Collateral damage and the bombing of a Baghdad market

[JURIST] From US Central Command [official website] Wednesday, in indirect reference to what has been described in press reports [BBC News report] as a bombing of a Baghdad market early Wednesday (local time) that killed 14 Iraqi civilians:

COALITION FORCES STRIKE MISSILE LAUNCHERS IN BAGHDAD; CIVILIAN DAMAGE POSSIBLE
SOUTHWEST ASIA - Coalition aircraft used precision-guided weapons to target nine Iraqi surface-to-surface missiles and launchers in Baghdad at approximately 3 a.m. EST. The missiles and launchers were placed within a civilian residential area. Most of the missiles were positioned less than 300 feet from homes. A full assessment of the operation is ongoing. Military targets – such as the missiles and launchers placed in Baghdad – are a threat to Coalition military forces and will be attacked. While the Coalition goes to great lengths to avoid injury to civilians and damage to civilian facilities, in some cases, such damage is unavoidable when the regime places military weapons near civilian areas.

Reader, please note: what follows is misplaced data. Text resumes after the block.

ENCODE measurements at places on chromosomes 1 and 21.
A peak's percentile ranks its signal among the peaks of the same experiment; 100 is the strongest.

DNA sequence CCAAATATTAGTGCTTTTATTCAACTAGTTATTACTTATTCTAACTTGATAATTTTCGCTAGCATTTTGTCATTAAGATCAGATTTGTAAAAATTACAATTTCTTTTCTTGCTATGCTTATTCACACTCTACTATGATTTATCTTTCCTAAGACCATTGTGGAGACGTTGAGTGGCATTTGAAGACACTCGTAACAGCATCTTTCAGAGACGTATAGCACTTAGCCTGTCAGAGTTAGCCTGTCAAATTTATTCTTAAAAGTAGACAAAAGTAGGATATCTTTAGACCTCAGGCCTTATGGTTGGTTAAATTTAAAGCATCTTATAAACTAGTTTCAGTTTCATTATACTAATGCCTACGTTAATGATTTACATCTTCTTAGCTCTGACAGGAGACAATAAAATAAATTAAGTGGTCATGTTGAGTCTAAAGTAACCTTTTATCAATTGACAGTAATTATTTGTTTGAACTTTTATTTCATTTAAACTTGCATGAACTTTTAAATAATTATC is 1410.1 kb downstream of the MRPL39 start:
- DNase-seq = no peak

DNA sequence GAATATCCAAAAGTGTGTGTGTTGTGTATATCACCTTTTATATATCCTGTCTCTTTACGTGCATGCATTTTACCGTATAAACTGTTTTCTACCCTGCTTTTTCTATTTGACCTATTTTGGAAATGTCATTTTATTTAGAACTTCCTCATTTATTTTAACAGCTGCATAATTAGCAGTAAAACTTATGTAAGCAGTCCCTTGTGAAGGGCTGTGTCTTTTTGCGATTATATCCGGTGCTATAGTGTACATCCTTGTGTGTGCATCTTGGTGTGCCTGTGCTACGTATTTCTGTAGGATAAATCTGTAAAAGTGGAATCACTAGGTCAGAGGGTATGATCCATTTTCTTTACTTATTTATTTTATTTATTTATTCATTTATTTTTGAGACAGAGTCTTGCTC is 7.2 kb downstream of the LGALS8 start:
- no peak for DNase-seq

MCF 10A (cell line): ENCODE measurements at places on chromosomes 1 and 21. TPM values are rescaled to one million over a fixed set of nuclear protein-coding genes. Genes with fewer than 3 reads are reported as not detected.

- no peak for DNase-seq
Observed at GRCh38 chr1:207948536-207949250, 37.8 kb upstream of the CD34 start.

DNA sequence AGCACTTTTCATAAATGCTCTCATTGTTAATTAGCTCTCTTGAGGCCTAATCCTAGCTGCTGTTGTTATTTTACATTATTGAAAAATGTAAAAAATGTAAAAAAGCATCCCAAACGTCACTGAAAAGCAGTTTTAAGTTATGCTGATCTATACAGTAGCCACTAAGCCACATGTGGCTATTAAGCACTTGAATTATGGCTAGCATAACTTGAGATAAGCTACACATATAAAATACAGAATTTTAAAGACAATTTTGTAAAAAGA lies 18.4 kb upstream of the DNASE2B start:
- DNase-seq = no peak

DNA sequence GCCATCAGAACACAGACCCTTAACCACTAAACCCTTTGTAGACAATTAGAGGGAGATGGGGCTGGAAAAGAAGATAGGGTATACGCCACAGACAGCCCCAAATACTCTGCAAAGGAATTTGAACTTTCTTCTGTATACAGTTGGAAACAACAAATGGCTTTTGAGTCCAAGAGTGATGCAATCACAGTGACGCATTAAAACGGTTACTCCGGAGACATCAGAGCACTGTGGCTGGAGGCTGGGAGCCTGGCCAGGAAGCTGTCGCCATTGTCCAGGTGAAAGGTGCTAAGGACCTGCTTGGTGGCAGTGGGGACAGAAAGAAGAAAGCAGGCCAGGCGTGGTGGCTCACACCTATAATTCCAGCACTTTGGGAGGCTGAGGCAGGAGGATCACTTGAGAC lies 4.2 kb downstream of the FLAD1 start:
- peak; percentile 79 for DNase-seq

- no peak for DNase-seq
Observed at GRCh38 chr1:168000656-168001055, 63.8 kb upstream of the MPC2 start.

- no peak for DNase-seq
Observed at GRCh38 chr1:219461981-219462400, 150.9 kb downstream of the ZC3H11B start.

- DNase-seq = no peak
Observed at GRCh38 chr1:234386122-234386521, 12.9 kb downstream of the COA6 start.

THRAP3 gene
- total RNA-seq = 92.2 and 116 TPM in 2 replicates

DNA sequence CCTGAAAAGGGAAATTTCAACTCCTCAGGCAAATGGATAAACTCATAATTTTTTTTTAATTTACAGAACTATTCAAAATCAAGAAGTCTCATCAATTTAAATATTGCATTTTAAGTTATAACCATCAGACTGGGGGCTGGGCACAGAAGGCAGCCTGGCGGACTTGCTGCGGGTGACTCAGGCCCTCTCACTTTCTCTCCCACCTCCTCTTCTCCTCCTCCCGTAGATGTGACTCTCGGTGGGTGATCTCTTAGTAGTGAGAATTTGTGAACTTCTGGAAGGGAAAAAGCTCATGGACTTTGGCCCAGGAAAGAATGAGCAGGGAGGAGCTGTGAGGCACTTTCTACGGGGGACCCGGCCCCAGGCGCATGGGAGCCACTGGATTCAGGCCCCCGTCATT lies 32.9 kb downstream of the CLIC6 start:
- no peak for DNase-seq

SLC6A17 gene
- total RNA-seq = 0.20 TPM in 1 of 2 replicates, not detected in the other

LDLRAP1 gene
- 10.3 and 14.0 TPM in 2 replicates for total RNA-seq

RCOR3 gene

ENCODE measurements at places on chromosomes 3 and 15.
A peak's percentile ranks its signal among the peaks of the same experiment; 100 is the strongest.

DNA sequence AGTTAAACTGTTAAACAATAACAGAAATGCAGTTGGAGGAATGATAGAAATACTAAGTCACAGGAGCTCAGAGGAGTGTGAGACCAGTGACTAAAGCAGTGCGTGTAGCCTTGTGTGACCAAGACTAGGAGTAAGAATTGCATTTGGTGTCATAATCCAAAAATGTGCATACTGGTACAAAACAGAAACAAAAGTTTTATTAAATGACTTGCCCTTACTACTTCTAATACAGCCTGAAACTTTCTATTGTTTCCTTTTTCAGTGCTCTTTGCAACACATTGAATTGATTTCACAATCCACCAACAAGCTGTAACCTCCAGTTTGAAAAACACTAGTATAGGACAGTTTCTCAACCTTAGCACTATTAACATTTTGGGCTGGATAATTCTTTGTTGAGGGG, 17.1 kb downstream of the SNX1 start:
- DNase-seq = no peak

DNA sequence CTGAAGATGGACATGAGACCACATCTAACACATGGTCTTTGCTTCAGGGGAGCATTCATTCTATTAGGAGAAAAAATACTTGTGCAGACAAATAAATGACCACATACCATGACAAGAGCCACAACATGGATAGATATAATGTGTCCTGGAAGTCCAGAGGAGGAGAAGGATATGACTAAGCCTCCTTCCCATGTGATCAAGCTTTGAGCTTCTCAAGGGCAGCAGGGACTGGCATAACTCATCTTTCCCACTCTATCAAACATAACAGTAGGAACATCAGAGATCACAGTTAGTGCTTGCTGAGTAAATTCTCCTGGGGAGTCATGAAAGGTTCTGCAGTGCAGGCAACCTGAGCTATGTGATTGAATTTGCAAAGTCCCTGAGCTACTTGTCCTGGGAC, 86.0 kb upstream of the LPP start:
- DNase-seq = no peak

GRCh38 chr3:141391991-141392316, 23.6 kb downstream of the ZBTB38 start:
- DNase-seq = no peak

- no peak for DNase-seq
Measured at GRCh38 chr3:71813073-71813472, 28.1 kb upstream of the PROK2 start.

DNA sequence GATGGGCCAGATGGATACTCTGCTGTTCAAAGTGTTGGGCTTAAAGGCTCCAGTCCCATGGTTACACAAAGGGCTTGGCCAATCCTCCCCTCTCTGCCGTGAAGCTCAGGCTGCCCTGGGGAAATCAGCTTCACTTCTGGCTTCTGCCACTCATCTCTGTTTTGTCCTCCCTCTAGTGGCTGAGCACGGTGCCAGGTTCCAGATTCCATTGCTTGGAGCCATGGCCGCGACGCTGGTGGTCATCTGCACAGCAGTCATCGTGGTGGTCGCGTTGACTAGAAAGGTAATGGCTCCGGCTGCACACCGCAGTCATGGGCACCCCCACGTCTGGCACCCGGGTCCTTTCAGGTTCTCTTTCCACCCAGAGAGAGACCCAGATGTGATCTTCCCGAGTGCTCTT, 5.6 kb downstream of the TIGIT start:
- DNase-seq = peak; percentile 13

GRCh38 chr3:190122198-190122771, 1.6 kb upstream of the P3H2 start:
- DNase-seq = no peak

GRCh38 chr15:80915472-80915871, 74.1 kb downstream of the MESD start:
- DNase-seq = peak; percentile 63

Read the full CENTCOM press release. Incidental harm to unintended civilian targets in war is often called "collateral damage":
Collateral or incidental damage occurs when attacks targeted at military objectives cause civilian casualties and damage to civilian objects. It often occurs if military objectives such as military equipment or soldiers are situated in cities or villages or close to civilians. Attacks that are expected to cause collateral damage are not prohibited per se, but the laws of armed conflict restrict indiscriminate attacks. Article 57 of the 1977 Additional Protocol I to the 1949 Geneva Conventions [text] states that, in an international conflict, "constant care shall be taken to spare the civilian population, civilians, and civilian objects." In addition, under Article 51, carpet bombing is prohibited, as are attacks that employ methods and means of combat whose effects cannot be controlled. Finally, attacks are prohibited if the collateral damage expected from any attack is not proportional to the military advantage anticipated. Military commanders in deciding about attacks have to be aware of these rules and either refrain from launching an attack, suspend an attack if the principle of proportionality is likely to be violated, or replan an attack so that it complies with the laws of armed conflict.
Learn more about collateral damage from the Crimes of War project.

 

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